The Gordian Knot is a legend of Phrygian Gordium associated with Alexander the Great. It is often used as a metaphor for an intractable problem (disentangling an “impossible” knot) solved easily by loophole or “thinking outside the box” (“cutting the Gordian knot”).

The iconic Gordian knot is analogous to the seemingly intractable problems of converting an amorphous idea into a working prototype and then into a functional, marketable product (aka “inventing”).

If inventing were simple, everyone with an idea would create a new invention. But inventing is a Gordian knot that is solved, not by cutting it with a sword, but instead, by thinking “outside the box”  – asking the right questions, devising simple solutions.

Using Creativity to Solve Problems

A large crowd surrounded an embarrassed truck driver who had driven his too-tall 18-wheeler into a freeway bridge. Some suggested sledge hammering the roof of the truck to free it. Others recommended jack hammering the concrete to free the truck.

7 year old child suggested letting some air out of the tires allowing  the truck to be  backed out from under the bridge. The child's solution was simple and inexpensive; and, within 5 minutes the truck was free from the bridge.

The adults focused on the wrong problem:

  • the bridge was too low

The child solved the right problem:

  • the truck was too tall

Inventors who creatively develop their products, get bogged down with marketing, packaging, financing and other business problems, because; much like the adults in the above allegory – they focus on the wrong problem(s).

New inventors ask me, “where can I find a good prototyper?” Upon further discussion, I typically find they never asked themselves:

  • How can I make a simple prototype?
  • Can someone in a local community college or university help me –  at a low cost?

For my slim wallet product, I first made crude proof-of-concept cardboard prototypes, later I sewed some leather wallet prototypes. Only when I needed professional-looking wallets to present for licensing did I seek outside assistance: a former Jo Ann's Fabrics employee who did custom tailoring. She made me three attractive leather wallets for less than $200 (my budget).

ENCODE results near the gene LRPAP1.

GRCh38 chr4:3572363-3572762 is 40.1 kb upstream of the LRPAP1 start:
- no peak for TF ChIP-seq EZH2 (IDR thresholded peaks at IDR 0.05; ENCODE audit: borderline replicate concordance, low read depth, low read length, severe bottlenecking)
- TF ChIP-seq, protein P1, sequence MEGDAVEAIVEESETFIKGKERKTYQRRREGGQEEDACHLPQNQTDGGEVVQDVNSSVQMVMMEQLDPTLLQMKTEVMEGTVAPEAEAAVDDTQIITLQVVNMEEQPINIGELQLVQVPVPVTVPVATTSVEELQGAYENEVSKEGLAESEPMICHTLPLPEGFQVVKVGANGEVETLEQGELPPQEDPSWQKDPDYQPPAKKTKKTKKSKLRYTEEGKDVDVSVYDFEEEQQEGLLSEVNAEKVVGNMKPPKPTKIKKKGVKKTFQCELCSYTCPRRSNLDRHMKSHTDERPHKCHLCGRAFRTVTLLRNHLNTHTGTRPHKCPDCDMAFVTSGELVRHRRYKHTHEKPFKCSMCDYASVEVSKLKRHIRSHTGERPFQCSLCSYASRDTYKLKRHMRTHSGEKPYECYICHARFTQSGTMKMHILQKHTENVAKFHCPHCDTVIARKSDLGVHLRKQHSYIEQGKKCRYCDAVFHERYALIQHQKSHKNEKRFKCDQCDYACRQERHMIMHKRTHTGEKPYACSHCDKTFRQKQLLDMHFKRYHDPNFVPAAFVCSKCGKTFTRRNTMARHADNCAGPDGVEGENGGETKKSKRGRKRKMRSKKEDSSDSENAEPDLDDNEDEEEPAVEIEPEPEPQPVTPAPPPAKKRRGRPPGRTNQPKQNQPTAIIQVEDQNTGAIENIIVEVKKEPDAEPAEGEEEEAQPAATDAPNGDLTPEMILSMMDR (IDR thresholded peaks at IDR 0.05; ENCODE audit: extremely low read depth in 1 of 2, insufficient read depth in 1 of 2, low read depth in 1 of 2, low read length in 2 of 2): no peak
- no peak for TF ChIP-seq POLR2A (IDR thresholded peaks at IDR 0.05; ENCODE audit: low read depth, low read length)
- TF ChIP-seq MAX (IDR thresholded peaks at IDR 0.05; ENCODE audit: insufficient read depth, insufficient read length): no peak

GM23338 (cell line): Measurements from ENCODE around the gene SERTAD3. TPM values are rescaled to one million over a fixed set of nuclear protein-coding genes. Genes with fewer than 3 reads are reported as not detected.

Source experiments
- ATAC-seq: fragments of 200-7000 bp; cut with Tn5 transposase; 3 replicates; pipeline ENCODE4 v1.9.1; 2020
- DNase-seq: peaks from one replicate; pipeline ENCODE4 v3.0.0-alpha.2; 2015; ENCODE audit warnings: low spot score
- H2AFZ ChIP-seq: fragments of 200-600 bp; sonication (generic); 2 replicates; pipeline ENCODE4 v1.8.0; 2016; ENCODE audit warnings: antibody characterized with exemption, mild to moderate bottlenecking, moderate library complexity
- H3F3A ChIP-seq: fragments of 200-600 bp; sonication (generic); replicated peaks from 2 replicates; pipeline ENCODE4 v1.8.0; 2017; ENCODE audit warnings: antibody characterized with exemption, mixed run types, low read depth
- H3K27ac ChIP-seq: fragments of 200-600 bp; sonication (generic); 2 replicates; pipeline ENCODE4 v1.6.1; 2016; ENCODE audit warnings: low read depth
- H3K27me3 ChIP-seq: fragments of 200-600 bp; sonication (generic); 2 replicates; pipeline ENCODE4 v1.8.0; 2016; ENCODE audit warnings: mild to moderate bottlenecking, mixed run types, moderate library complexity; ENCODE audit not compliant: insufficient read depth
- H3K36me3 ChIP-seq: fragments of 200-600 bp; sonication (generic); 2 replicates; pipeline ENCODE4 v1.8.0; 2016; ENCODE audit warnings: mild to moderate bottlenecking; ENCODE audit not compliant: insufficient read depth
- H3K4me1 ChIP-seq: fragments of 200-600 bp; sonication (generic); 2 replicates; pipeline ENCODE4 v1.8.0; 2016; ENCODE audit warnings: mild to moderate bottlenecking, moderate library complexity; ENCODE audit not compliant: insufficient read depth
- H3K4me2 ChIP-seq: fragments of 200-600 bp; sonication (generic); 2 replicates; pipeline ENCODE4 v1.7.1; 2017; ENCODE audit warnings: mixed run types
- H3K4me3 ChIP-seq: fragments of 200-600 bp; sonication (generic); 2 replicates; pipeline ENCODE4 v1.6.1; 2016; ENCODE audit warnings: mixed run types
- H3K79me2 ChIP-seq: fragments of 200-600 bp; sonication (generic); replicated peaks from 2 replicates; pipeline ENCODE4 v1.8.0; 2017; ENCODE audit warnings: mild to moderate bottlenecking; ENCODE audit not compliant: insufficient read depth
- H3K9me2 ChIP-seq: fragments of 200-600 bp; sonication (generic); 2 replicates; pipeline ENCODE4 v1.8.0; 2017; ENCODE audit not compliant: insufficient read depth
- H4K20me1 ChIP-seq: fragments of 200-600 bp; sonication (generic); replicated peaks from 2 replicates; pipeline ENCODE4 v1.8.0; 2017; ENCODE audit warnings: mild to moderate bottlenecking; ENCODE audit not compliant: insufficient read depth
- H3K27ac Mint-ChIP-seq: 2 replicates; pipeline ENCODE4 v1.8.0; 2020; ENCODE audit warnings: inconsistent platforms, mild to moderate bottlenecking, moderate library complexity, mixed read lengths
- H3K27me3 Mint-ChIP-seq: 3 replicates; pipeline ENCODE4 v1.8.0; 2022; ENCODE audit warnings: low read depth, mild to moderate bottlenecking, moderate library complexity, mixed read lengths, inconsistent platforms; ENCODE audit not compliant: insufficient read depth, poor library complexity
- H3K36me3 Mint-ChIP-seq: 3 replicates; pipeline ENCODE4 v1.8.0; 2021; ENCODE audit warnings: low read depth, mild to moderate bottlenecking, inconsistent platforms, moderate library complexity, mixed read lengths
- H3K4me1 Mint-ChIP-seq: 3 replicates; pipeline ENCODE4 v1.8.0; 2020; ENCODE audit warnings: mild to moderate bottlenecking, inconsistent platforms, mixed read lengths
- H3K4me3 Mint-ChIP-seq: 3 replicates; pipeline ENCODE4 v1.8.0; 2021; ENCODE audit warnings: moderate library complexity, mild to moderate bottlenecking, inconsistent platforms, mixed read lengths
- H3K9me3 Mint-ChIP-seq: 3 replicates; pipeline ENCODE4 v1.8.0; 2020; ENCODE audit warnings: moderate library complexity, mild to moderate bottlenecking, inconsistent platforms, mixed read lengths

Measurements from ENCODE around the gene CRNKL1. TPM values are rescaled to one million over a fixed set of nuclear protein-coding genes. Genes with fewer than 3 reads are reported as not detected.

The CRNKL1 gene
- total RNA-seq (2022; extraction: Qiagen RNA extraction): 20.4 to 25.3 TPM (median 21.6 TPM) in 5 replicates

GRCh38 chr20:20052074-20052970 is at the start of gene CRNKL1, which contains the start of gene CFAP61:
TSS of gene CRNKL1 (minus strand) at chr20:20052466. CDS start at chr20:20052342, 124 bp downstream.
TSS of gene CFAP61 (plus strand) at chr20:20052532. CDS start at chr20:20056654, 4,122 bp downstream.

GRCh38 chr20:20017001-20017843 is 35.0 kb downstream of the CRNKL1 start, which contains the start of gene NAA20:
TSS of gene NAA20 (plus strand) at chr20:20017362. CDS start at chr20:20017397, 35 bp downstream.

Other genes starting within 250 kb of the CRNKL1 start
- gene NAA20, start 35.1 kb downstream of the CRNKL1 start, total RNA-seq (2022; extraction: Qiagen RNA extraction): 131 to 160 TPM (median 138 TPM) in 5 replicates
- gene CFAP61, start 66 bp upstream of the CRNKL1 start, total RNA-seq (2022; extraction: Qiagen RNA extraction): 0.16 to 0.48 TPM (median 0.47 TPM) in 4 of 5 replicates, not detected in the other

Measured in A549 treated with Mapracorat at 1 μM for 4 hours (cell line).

Matt, an inventor friend, wished to survey young people about his new product. He could have paid $3,000 – $5,000 to a professional company to develop a sophisticated survey, then compile a statistically valid sample, and then administer and compile survey results and statistics. He needed to find a solution that would cost less than $100.

So, he designed his own survey with a few key questions. He printed up 100 survey sheets and selected a nearby university for his reasonably valid sample (college students). He realized that the university administrators would never grant him permission to conduct his survey on university property. Instead, he showed up on campus one school-day morning, demonstrated his product, and surveyed dozens of students – all within a couple of hours.

Matt thought creatively and asked himself the right questions:

  • Can I create my own survey? – Yes
  • Where can I find a good sample group? – at a local university
  • Can I secure permission from the university to survey students? – no, won't happen
  • If I just show up and survey students myself, will I get in trouble? – very unlikely

For the cost of his time and 100 copies of his survey, he quickly gathered information worth thousands of dollars. By the way, he didn't get in any trouble from the university.

Do it Yourself, Ask the Right Questions, Seek Simple Solutions

You too can save thousands of dollars and cut the Gordian knot of inventing challenges:

  • Do it yourself – unless it is impossible or unwise to do so
  • Ask the right questions – to solve the real problems
  • Seek simple solutions – complex solutions rarely yield good results

Stay tuned!